Sometimes the precautionary principle can run amok.   Anti-science people who don't accept climate science use it to prevent meaningful policy actions related to the environment while anti-science people who don't accept biology block efforts to improve food sources so crops can grow in areas where the world's poorest live, or improve yields to feed more people, and use silly labels like "Frankenfood."

Scientifically, food that is mutated randomly by high-energy cosmic rays is not superior just because it is 'natural', any more than shooting a tiger that wants to eat your dog is unnatural because you killed the tiger with a gun.   Precisely engineered changes that improve yields help everyone; it keeps costs lower for poor people, it helps the environment because less waste means less fossil fuels used per person fed, and it's culturally good because it shows that a progressive society wants to make life better for people and not hide in fear from science.

Given that, why would three administrations, one Republican and two Democrat, stonewall approval of what is arguably the most thoroughly tested genetic modification in the world?  Salmon have been genetically modified since I was a kid yet none have been approved for food production yet due to constant political lobbying by anti-science environmentalists.

The AquAdvantage salmon has been under federal regulatory review by the FDA since 1995.   What is so scary about this fish, such a worry that Congress and presidents of both sides are worried  they will alienate environmentally concerned people?   It carries a gene from Chinook salmon that speeds growth and improves feed efficiency in farm-raised fish.

That's it.  

In that same period, a dozen dangerous drugs have been pulled off the market that had gotten FDA approval; there were expensive settlements for Vioxx, used to treat arthritis, because the drug doubled the risk of heart attacks and Avandia, once the world’s best-selling diabetes drug, is untouchable after the FDA restricted it and Europeans pulled it completely.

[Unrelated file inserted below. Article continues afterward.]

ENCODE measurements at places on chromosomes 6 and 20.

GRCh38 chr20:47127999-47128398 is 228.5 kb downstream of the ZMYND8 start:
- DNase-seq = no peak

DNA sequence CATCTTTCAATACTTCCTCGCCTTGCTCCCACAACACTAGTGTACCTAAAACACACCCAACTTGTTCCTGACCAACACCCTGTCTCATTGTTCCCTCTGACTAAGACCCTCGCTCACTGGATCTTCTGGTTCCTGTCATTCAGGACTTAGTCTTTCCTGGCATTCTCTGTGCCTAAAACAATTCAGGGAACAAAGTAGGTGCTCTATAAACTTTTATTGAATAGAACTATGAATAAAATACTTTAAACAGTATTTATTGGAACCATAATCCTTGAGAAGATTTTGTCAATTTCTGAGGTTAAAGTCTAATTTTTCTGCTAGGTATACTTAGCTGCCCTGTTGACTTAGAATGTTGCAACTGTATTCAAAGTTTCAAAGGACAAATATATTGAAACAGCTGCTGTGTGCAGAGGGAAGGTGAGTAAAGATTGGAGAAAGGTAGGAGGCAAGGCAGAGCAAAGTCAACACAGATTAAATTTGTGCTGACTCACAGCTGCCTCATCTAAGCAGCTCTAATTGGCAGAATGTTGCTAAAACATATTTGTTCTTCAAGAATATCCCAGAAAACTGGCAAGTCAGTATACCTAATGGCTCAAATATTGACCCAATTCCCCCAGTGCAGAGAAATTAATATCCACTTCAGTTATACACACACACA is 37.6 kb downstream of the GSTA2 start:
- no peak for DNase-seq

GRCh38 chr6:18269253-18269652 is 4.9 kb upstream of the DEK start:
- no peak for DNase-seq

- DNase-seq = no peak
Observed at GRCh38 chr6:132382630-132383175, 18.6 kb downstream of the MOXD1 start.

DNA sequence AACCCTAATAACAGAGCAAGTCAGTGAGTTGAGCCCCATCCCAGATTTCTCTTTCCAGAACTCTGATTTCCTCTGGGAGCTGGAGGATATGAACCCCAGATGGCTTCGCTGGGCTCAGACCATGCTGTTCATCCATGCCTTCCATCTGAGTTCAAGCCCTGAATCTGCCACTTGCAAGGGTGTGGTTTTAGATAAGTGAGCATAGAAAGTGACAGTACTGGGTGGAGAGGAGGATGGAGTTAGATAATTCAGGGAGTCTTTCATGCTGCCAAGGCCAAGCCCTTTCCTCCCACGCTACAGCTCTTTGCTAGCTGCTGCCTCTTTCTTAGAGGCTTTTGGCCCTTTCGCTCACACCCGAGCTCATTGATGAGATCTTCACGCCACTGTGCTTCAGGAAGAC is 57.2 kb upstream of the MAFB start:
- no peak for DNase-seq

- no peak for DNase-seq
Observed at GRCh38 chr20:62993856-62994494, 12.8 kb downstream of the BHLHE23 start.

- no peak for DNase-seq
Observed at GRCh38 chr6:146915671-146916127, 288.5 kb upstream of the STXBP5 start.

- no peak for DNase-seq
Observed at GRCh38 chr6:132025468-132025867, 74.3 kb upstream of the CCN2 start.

Activists cite the precautionary principle and insist this genetically enhanced fish might force the wild salmon population into extinction if they get into the wild or might pose an increased allergy risk for consumers.   Where is the science data for those 'might' insinuations?   Well, there is none, it is literally a red herring - because herring contain far more allergens than these salmon.

What is the approval process for animals created through 'conventional' modification?  Trivial.   And the FDA has agreed there is no risk in these salmon but political shelling by unpleasant anti-science leftists has continued to keep them from granting approval.

With a slippery slope on one side and the precautionary principle on the other, no science would ever get done if we let irrational concerns lead to blockades.   15 years with no problems found is plenty of time for approval.   Science needs to buck its political allies on this one and stand up for progress.

Citation: Alison L Van Eenennaam&William M Muir, 'Transgenic salmon: a final leap to the grocery shelf?', Nature Biotechnology 29, 706–710 (2011) doi:10.1038/nbt.1938 Published online 05 August 2011